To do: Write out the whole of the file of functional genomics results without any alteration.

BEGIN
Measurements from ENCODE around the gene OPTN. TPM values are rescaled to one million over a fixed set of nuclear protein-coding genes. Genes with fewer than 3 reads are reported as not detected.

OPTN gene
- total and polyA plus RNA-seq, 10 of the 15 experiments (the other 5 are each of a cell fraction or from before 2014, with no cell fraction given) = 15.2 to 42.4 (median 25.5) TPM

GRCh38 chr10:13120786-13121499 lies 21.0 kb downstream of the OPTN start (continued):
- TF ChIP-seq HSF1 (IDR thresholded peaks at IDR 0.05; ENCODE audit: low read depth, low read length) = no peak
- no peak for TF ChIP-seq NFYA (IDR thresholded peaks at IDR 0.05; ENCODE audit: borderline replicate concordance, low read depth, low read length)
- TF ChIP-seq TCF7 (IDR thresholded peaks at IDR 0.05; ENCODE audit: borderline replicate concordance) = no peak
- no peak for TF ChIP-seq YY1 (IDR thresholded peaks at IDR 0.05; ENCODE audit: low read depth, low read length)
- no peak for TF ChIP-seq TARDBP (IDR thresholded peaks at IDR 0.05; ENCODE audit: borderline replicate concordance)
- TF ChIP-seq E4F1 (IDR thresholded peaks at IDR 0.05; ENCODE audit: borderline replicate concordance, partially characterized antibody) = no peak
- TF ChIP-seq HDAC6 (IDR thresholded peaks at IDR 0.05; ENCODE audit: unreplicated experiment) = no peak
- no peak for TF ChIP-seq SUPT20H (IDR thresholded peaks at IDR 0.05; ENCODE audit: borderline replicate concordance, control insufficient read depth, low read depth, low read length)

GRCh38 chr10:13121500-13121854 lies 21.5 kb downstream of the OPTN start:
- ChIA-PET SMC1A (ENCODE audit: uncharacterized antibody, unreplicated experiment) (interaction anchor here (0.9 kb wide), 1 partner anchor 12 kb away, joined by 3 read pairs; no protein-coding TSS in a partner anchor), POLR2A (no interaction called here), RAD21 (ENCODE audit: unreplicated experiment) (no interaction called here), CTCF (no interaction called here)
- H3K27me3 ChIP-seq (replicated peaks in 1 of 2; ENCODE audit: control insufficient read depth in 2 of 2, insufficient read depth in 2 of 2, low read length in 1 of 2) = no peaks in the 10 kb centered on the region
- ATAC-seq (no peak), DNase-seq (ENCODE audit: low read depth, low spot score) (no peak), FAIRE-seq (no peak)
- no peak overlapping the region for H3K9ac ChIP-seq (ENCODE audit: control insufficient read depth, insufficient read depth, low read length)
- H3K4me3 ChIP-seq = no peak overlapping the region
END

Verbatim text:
Measurements from ENCODE around the gene OPTN. TPM values are rescaled to one million over a fixed set of nuclear protein-coding genes. Genes with fewer than 3 reads are reported as not detected.

OPTN gene
- total and polyA plus RNA-seq, 10 of the 15 experiments (the other 5 are each of a cell fraction or from before 2014, with no cell fraction given) = 15.2 to 42.4 (median 25.5) TPM

GRCh38 chr10:13120786-13121499 lies 21.0 kb downstream of the OPTN start (continued):
- TF ChIP-seq HSF1 (IDR thresholded peaks at IDR 0.05; ENCODE audit: low read depth, low read length) = no peak
- no peak for TF ChIP-seq NFYA (IDR thresholded peaks at IDR 0.05; ENCODE audit: borderline replicate concordance, low read depth, low read length)
- TF ChIP-seq TCF7 (IDR thresholded peaks at IDR 0.05; ENCODE audit: borderline replicate concordance) = no peak
- no peak for TF ChIP-seq YY1 (IDR thresholded peaks at IDR 0.05; ENCODE audit: low read depth, low read length)
- no peak for TF ChIP-seq TARDBP (IDR thresholded peaks at IDR 0.05; ENCODE audit: borderline replicate concordance)
- TF ChIP-seq E4F1 (IDR thresholded peaks at IDR 0.05; ENCODE audit: borderline replicate concordance, partially characterized antibody) = no peak
- TF ChIP-seq HDAC6 (IDR thresholded peaks at IDR 0.05; ENCODE audit: unreplicated experiment) = no peak
- no peak for TF ChIP-seq SUPT20H (IDR thresholded peaks at IDR 0.05; ENCODE audit: borderline replicate concordance, control insufficient read depth, low read depth, low read length)

GRCh38 chr10:13121500-13121854 lies 21.5 kb downstream of the OPTN start:
- ChIA-PET SMC1A (ENCODE audit: uncharacterized antibody, unreplicated experiment) (interaction anchor here (0.9 kb wide), 1 partner anchor 12 kb away, joined by 3 read pairs; no protein-coding TSS in a partner anchor), POLR2A (no interaction called here), RAD21 (ENCODE audit: unreplicated experiment) (no interaction called here), CTCF (no interaction called here)
- H3K27me3 ChIP-seq (replicated peaks in 1 of 2; ENCODE audit: control insufficient read depth in 2 of 2, insufficient read depth in 2 of 2, low read length in 1 of 2) = no peaks in the 10 kb centered on the region
- ATAC-seq (no peak), DNase-seq (ENCODE audit: low read depth, low spot score) (no peak), FAIRE-seq (no peak)
- no peak overlapping the region for H3K9ac ChIP-seq (ENCODE audit: control insufficient read depth, insufficient read depth, low read length)
- H3K4me3 ChIP-seq = no peak overlapping the region